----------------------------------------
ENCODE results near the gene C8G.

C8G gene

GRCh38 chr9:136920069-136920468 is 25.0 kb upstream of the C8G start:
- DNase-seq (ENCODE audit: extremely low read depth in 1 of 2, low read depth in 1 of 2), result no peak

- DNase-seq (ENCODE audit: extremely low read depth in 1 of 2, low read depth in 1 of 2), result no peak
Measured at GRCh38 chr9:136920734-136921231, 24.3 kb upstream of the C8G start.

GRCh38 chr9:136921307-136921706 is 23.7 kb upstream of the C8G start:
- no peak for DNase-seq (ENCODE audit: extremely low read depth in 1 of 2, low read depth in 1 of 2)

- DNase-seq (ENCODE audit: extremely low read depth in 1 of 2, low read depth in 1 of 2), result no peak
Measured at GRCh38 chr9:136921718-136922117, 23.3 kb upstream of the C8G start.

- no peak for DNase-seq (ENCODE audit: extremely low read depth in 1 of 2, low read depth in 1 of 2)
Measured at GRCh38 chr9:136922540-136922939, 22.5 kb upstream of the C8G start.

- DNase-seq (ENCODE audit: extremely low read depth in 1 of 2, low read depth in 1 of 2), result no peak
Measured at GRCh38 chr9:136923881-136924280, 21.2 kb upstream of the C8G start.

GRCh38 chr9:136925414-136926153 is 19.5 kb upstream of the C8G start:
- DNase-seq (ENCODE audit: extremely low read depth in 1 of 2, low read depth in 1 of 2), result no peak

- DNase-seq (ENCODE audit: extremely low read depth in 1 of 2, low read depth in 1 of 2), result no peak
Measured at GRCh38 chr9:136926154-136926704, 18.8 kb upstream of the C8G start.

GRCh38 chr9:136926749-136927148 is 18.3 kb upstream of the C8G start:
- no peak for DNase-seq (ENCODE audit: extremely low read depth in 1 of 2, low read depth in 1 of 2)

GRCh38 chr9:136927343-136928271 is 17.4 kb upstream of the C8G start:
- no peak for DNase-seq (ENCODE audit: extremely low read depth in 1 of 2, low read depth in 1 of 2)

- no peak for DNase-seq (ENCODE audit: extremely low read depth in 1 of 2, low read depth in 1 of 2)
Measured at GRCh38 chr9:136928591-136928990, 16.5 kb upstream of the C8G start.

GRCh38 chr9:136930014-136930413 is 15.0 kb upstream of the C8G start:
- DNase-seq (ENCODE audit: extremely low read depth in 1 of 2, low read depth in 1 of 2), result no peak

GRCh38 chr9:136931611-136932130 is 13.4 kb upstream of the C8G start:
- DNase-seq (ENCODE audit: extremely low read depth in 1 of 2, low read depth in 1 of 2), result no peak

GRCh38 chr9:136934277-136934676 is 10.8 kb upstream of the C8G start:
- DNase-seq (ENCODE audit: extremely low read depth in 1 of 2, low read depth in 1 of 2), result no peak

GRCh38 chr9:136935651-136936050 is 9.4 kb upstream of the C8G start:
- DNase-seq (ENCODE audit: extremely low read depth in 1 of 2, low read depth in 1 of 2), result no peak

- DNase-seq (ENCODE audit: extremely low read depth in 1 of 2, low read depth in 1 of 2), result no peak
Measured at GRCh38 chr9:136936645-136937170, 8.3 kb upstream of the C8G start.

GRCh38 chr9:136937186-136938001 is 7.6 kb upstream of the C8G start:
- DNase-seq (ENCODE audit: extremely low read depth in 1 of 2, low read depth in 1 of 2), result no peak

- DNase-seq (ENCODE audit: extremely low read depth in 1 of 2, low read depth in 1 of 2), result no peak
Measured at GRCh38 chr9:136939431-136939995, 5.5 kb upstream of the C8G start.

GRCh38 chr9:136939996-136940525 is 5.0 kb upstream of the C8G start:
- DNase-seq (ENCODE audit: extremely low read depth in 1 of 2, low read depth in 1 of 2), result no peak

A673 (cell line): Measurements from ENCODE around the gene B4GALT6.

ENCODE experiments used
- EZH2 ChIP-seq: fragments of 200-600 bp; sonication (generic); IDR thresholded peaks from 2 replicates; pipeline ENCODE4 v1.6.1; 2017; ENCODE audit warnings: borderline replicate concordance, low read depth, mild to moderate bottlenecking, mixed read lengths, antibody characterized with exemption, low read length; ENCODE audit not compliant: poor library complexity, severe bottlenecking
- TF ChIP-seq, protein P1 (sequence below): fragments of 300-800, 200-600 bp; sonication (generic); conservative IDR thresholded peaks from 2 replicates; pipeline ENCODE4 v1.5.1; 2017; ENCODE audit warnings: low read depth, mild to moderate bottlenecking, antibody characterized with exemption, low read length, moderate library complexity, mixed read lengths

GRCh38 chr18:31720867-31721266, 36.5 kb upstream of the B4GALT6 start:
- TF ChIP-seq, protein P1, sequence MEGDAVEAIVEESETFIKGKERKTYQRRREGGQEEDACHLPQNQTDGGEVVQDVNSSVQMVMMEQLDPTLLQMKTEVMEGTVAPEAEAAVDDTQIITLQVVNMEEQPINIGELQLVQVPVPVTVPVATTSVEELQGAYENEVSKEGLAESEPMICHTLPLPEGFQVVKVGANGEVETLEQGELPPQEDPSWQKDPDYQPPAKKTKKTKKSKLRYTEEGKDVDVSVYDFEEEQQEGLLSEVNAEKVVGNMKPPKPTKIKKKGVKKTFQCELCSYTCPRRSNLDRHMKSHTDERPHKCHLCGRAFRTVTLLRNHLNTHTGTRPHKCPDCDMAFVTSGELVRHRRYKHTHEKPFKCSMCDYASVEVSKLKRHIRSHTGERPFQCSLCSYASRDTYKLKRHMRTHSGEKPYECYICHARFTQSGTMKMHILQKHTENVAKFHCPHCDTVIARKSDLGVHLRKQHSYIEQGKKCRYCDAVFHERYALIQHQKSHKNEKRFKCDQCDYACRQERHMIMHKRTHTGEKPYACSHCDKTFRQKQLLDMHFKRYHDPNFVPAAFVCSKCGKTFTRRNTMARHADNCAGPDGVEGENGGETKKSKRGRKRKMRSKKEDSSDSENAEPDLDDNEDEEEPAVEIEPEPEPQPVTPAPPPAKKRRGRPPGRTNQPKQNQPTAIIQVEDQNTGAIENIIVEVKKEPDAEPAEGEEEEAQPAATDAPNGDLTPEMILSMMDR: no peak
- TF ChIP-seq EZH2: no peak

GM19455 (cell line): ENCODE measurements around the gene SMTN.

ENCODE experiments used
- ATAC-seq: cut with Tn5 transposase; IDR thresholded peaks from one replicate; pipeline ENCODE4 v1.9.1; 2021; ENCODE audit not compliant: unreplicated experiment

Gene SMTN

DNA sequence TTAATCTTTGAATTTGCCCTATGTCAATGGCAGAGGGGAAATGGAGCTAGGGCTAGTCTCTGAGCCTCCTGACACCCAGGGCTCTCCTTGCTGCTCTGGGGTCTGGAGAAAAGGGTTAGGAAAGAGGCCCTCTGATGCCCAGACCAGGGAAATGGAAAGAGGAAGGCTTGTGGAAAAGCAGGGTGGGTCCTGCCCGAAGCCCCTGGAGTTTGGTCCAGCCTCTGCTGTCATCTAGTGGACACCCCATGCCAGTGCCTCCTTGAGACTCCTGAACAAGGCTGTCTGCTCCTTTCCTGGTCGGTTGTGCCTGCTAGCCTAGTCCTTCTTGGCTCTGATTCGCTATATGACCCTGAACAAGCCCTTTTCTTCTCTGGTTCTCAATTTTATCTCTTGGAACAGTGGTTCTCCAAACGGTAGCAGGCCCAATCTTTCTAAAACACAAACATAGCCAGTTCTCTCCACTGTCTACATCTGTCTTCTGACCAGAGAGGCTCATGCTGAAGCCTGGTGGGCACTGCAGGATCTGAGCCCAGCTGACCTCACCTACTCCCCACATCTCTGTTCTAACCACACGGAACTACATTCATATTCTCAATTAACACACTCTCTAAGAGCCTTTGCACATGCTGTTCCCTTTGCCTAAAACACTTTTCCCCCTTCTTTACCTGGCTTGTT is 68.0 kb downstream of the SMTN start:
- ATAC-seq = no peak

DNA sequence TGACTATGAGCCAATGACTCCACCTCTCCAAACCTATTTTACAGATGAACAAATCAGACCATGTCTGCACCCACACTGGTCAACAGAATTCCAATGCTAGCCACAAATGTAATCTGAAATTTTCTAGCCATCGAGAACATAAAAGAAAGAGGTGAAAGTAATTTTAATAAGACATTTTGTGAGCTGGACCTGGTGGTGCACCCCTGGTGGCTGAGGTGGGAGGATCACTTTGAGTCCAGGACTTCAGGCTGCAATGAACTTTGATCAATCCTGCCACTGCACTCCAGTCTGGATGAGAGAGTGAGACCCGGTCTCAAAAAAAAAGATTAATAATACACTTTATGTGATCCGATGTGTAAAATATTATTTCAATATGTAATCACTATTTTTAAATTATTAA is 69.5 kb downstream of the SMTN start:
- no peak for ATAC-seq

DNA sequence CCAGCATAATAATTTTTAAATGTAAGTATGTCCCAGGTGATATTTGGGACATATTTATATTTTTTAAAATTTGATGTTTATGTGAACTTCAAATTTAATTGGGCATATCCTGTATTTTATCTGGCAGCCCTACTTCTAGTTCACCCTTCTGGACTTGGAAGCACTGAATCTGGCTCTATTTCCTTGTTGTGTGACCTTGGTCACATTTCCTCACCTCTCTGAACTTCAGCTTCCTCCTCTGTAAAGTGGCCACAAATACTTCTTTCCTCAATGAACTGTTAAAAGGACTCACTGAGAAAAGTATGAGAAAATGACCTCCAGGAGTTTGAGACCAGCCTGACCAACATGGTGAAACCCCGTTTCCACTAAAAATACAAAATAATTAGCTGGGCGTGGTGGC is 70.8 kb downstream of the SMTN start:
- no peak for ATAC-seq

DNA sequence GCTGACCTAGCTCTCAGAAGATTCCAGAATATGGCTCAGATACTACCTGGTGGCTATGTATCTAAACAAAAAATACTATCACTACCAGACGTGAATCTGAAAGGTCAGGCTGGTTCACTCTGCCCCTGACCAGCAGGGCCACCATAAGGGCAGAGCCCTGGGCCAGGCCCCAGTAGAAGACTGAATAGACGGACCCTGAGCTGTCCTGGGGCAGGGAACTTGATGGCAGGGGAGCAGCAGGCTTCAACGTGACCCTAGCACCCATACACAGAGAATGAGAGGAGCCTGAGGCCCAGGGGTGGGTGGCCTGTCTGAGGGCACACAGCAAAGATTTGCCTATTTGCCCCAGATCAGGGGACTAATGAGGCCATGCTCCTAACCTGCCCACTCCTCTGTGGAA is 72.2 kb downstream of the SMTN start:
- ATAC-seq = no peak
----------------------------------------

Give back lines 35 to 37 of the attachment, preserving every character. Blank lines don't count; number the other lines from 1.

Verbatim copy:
GRCh38 chr9:136937186-136938001 is 7.6 kb upstream of the C8G start:
- DNase-seq (ENCODE audit: extremely low read depth in 1 of 2, low read depth in 1 of 2), result no peak

- DNase-seq (ENCODE audit: extremely low read depth in 1 of 2, low read depth in 1 of 2), result no peak